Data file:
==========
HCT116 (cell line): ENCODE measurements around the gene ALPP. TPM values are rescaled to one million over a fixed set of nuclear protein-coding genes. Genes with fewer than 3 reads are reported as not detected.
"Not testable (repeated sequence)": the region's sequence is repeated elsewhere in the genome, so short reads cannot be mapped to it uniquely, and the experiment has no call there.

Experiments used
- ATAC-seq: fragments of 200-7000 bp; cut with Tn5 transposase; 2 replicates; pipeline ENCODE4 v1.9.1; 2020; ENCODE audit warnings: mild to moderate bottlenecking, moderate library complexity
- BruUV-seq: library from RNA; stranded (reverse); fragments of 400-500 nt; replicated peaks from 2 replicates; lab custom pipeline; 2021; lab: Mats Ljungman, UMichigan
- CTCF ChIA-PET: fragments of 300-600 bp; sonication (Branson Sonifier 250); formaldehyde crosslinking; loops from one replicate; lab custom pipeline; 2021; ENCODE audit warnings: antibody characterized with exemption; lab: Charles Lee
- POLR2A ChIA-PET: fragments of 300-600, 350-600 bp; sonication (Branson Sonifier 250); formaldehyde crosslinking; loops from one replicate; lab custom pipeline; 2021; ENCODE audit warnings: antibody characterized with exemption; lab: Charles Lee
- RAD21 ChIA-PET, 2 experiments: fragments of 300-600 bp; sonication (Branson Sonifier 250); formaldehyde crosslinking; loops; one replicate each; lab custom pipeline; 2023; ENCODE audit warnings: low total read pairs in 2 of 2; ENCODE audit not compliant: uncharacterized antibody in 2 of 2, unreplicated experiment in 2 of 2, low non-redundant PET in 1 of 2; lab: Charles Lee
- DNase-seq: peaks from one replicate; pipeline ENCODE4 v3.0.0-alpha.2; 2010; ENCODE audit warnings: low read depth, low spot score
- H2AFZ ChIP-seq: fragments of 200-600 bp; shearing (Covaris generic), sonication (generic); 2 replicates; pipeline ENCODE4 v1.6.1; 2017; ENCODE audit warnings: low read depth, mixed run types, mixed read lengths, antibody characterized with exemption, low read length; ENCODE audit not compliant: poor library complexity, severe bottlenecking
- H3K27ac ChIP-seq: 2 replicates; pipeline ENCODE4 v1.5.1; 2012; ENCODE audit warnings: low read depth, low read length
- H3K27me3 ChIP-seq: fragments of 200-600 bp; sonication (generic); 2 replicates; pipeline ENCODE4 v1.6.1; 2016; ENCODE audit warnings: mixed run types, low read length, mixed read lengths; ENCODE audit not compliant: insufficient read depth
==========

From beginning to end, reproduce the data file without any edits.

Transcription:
HCT116 (cell line): ENCODE measurements around the gene ALPP. TPM values are rescaled to one million over a fixed set of nuclear protein-coding genes. Genes with fewer than 3 reads are reported as not detected.
"Not testable (repeated sequence)": the region's sequence is repeated elsewhere in the genome, so short reads cannot be mapped to it uniquely, and the experiment has no call there.

Experiments used
- ATAC-seq: fragments of 200-7000 bp; cut with Tn5 transposase; 2 replicates; pipeline ENCODE4 v1.9.1; 2020; ENCODE audit warnings: mild to moderate bottlenecking, moderate library complexity
- BruUV-seq: library from RNA; stranded (reverse); fragments of 400-500 nt; replicated peaks from 2 replicates; lab custom pipeline; 2021; lab: Mats Ljungman, UMichigan
- CTCF ChIA-PET: fragments of 300-600 bp; sonication (Branson Sonifier 250); formaldehyde crosslinking; loops from one replicate; lab custom pipeline; 2021; ENCODE audit warnings: antibody characterized with exemption; lab: Charles Lee
- POLR2A ChIA-PET: fragments of 300-600, 350-600 bp; sonication (Branson Sonifier 250); formaldehyde crosslinking; loops from one replicate; lab custom pipeline; 2021; ENCODE audit warnings: antibody characterized with exemption; lab: Charles Lee
- RAD21 ChIA-PET, 2 experiments: fragments of 300-600 bp; sonication (Branson Sonifier 250); formaldehyde crosslinking; loops; one replicate each; lab custom pipeline; 2023; ENCODE audit warnings: low total read pairs in 2 of 2; ENCODE audit not compliant: uncharacterized antibody in 2 of 2, unreplicated experiment in 2 of 2, low non-redundant PET in 1 of 2; lab: Charles Lee
- DNase-seq: peaks from one replicate; pipeline ENCODE4 v3.0.0-alpha.2; 2010; ENCODE audit warnings: low read depth, low spot score
- H2AFZ ChIP-seq: fragments of 200-600 bp; shearing (Covaris generic), sonication (generic); 2 replicates; pipeline ENCODE4 v1.6.1; 2017; ENCODE audit warnings: low read depth, mixed run types, mixed read lengths, antibody characterized with exemption, low read length; ENCODE audit not compliant: poor library complexity, severe bottlenecking
- H3K27ac ChIP-seq: 2 replicates; pipeline ENCODE4 v1.5.1; 2012; ENCODE audit warnings: low read depth, low read length
- H3K27me3 ChIP-seq: fragments of 200-600 bp; sonication (generic); 2 replicates; pipeline ENCODE4 v1.6.1; 2016; ENCODE audit warnings: mixed run types, low read length, mixed read lengths; ENCODE audit not compliant: insufficient read depth